— Excerpted from With Christ Through the Year, Rev. Bernard Strasser, O.S.B.


The Season of Epiphany by Dennis Bratcher

January 6 is known in western Christian tradition as Epiphany. It goes by other names in various church traditions. In Hispanic and Latin culture, as well as some places in Europe, it is known as Three Kings' Day (Span: el Dia de los Tres Reyes, la Fiesta de Reyes, or el Dia de los Reyes Magos; Dutch: Driekoningendag). Because of differences in church calendars, mainly between the Eastern Orthodox and the western Catholic and Protestant traditions, both Christmas and Epiphany have been observed at different times in the past. Today, most of the Eastern Orthodox traditions follow the western church calendar. The exceptions are some Greek Orthodox Churches and related traditions (e.g., Russian and Serbian Orthodox) that still follow the older calendar and celebrate Epiphany as the Theophany on January 19th.

Epiphany is the climax of the Christmas Season and the Twelve Days of Christmas, which are counted from December 25th until January 5th. The day before Epiphany is the twelfth day of Christmas, and is sometimes called Twelfth Night, an occasion for feasting in some cultures. In some cultures, the baking of a special King's Cake is part of the festivities of Epiphany (a King's Cake is part of the observance of Mardi Gras in French Catholic culture of the Southern USA).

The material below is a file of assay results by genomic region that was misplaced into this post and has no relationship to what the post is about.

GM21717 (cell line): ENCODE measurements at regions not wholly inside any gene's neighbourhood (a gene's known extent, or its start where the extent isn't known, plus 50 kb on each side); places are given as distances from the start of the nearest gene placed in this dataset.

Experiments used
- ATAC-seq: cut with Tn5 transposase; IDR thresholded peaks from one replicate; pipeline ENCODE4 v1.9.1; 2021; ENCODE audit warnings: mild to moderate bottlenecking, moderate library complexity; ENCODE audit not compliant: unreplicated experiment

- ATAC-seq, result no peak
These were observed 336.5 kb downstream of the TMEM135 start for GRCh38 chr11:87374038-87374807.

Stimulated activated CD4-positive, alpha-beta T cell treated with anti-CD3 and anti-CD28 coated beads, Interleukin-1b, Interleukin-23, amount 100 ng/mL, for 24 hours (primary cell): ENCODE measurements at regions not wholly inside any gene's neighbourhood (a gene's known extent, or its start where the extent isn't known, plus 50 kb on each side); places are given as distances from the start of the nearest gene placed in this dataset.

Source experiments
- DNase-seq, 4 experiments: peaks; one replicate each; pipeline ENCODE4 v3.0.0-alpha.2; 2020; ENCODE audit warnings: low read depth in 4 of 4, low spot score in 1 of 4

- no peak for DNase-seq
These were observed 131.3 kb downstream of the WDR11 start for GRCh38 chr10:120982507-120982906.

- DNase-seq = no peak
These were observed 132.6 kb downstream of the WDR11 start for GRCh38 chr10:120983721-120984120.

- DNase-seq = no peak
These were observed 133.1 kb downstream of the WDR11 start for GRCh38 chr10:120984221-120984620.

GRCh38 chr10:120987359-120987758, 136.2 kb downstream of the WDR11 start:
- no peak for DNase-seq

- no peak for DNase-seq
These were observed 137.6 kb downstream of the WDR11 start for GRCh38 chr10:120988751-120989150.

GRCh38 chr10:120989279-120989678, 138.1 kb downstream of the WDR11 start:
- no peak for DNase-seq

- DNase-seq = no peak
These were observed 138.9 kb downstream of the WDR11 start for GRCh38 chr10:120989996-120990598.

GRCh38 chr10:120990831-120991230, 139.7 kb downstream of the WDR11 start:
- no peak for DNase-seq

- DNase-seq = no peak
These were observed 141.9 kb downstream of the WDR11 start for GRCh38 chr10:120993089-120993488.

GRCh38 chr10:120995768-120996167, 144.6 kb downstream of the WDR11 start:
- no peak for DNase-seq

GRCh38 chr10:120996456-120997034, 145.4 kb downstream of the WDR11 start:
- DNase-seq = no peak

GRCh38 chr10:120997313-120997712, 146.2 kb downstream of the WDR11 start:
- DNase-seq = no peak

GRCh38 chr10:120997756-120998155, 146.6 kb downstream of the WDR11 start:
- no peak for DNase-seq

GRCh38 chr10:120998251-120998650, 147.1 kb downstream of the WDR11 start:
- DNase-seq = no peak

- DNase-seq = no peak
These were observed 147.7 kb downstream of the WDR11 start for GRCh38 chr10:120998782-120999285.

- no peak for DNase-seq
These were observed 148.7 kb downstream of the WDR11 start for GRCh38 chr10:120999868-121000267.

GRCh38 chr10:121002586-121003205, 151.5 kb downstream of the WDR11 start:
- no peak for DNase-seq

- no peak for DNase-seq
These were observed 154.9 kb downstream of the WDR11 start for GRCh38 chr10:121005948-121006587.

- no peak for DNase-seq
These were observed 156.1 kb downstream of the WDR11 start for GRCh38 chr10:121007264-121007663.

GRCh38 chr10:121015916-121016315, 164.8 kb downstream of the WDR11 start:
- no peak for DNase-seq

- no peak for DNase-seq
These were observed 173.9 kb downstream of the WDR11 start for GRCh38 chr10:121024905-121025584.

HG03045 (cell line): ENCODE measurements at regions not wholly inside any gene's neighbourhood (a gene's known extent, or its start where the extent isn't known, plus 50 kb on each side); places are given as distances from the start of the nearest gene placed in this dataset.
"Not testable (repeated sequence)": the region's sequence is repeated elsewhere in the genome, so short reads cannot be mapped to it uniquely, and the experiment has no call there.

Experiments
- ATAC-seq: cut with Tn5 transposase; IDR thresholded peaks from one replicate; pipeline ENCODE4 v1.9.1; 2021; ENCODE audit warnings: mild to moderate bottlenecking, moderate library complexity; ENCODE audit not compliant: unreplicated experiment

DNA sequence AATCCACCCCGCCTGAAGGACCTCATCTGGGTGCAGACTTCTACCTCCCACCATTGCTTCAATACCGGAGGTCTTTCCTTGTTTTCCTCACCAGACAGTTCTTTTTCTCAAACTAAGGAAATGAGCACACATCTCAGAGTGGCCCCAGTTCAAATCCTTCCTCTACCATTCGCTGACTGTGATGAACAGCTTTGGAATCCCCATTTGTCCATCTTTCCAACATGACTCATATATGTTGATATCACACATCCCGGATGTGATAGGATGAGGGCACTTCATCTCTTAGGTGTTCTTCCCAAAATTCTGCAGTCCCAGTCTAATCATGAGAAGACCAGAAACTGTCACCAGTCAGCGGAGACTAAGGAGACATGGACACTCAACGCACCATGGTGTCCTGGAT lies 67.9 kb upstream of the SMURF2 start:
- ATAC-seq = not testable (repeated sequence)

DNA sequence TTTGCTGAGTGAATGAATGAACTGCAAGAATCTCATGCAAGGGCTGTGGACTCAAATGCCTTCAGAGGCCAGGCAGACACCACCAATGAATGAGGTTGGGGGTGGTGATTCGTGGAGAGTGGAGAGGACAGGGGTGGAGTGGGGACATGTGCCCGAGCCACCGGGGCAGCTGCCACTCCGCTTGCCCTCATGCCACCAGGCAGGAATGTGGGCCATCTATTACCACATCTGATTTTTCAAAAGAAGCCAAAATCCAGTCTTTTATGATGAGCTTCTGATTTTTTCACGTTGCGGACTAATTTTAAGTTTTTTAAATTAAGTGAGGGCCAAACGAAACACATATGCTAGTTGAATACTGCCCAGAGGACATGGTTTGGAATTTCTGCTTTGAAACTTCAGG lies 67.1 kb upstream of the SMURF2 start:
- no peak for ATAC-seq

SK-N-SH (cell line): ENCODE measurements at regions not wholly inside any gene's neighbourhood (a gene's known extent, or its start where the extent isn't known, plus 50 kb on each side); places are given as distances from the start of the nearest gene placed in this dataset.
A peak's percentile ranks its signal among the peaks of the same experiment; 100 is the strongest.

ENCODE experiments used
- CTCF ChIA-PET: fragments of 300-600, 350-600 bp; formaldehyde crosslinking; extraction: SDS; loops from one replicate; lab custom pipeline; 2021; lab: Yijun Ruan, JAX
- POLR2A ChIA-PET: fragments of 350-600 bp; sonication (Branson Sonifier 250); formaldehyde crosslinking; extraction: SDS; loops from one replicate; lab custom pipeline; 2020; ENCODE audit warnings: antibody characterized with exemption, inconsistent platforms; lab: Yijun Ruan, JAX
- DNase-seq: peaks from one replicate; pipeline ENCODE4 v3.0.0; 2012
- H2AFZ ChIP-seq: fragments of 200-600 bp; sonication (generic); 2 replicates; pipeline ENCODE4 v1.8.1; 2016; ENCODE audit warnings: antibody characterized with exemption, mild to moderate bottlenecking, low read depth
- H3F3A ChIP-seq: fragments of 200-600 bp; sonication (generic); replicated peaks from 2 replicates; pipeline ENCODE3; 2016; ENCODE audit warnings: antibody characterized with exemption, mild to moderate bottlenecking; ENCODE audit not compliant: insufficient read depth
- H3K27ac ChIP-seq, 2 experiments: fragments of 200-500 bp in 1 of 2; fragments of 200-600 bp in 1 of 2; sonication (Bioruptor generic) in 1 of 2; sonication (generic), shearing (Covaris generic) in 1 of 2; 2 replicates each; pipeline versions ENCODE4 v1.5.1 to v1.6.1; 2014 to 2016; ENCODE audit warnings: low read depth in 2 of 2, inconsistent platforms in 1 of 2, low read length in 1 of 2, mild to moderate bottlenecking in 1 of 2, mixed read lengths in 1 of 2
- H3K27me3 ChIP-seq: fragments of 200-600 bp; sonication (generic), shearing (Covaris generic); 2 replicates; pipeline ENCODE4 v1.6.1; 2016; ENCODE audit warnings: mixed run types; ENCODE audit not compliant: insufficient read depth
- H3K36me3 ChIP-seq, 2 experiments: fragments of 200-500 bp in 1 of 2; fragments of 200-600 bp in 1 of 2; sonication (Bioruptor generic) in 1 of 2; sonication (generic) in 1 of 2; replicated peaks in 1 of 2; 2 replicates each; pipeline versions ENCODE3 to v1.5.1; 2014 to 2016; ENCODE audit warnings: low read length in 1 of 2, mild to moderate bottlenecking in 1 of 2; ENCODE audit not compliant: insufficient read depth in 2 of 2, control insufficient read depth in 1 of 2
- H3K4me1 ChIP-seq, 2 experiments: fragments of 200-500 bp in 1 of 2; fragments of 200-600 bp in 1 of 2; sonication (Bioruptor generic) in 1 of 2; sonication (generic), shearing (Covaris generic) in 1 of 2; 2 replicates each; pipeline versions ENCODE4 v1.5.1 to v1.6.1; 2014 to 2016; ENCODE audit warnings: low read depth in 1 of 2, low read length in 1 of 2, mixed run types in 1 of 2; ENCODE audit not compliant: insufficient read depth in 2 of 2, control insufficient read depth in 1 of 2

In traditional Christian churches Christmas, as well as Easter, is celebrated as a period of time, a season of the church year, rather than just a day. The Season of Christmas begins with the First Sunday of Advent, marked by expectation and anticipation, and concludes with Epiphany, which looks ahead to the mission of the church to the world in light of the Nativity. The one or two Sundays between Christmas Day and Epiphany are sometimes called Christmastide. For many Protestant church traditions, the season of Epiphany extends from January 6th until Ash Wednesday, which begins the season of Lent leading to Easter. Depending on the timing of Easter, this includes from four to nine Sundays. Other traditions, especially the Roman Catholic tradition, observe Epiphany as a single day, with the Sundays following Epiphany counted as Ordinary Time.